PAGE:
Replaced by Elle magazine, a brand already overarching in Europe and America, Lizzie hopes the magazine does well, “For me, sitting down after a long day with a magazine is bliss, I read my computer screen all day – that is work. I do not want this to be the last generation who enjoy magazines, I want my daughters to grow up with magazine stands. The brand Madison was all about creating ‘you and me’ time for the reader, “There is something beautiful about reading a tangible book, magazine or paper – I’ve tried to read a Kindle, but I can’t.”

Today- with two beautiful children, a husband, label We Are Kindred and regular television appearances, busy does not do her schedule justice; yet interestingly Lizzie works fewer hours now than at Madison. In her role as Editor Lizzie, “honestly thought I could do it all (balance Motherhood and work), and I would have made it work. I guess I wouldn’t have known what I was missing out on”, she notes as her six month old son laughs in the background. “Loosing Madison was probably a blessing in disguise for my family.”

The lessons to be learnt

With an enviable career that is still continuing to grow, her advice for journalism students and juniors is to gain experience. “You need to walk in with a smile on your face. Remember that you don’t know everything, sometimes ‘they’ know better than you, and as you work up the ranks you will see that in retrospect, they did.”

Diplomacy and drive is something the Lizzie has exemplified her whole career, “I think that young people have an expectation of early success; you need to be an expert in your field – that will make you invincible.”

She speaks about learning from those with experience, “Don’t get ahead of yourself- I have been re-written so many times, and while at the time it is heart breaking, if you can learn from the changes you will be all the better for it.”

What she wish she knew

“I guess I put so much pressure on myself coming up through the ranks,” Lizzie explains that there is an urgency when you are young and looking to prove yourself. “I guess I enjoyed it a little more. Once you are in a management role, the industry is a whole different ball game – while as a junior you are still going to have the perks, just without the stress.” When asked if she would do it all again there is no hesitation, “Yes, absolutely. I just wish it ended differently- it ended quickly.”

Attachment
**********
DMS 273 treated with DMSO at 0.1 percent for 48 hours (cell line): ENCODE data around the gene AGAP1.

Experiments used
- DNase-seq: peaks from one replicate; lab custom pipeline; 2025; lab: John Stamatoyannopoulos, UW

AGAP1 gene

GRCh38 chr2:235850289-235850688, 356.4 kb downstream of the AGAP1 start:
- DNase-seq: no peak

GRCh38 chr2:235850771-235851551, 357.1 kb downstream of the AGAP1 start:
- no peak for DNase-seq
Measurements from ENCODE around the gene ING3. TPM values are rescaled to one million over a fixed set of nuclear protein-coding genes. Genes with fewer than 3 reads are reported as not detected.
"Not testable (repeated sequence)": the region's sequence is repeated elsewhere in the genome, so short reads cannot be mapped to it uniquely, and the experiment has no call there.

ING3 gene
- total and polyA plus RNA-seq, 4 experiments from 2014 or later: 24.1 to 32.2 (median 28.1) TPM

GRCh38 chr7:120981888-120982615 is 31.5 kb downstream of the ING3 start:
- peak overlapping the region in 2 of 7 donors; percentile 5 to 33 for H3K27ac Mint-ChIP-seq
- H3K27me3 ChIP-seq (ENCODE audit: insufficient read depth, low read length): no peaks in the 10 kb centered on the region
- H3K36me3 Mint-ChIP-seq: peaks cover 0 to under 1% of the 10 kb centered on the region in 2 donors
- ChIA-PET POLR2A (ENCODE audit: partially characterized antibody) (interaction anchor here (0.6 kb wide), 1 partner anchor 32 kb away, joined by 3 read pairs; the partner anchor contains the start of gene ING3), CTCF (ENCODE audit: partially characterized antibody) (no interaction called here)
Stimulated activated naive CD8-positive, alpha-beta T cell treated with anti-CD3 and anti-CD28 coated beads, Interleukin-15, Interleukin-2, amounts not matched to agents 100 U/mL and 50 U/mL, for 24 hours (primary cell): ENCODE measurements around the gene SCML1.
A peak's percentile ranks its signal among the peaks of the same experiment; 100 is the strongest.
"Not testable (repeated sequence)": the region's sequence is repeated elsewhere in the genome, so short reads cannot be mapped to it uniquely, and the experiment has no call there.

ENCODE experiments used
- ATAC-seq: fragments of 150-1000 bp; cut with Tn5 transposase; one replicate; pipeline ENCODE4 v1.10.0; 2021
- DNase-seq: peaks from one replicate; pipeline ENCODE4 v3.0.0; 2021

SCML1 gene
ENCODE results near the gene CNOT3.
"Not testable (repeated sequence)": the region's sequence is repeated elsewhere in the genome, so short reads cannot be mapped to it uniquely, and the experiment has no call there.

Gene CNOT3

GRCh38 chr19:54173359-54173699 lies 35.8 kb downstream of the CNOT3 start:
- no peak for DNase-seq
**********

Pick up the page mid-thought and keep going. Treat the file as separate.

Taking the plunge into fashion design

Lizzie and her sister, Georgie, have launched the label, We Are Kindred- “would we have done it had I not lost my job… probably not.” The concept had been talked about for years; the two sisters who are technically different, share a similar fashion aesthetic. Georgie worked in buying and development across leading Australian fashion labels, with Lizzie’s experience in sourcing prints, costing garments, managing production and supply chains; they make the perfect team. Just yesterday, Lizzie was on shoot for their Autumn/Winter 2015 range and it is obvious that while she lost her dream job at Madison, she has built her own- “It was great to be back on a shoot – I missed it”.

There are already brand extension concepts for We Are Kindred in the mix. “Eventually I would like to see Kindred as an umbrella title over a number of avenues, I would like to put my publishing experience to use”. While it seems that an online magazine is on the cards one day, Lizzie affirms that for now, the fashion aspect of the label is the most important.

Click to see We Are Kindred 


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  1. Pingback: DAY IN THE LIFE OF A FASHION EDITOR | The Footnotes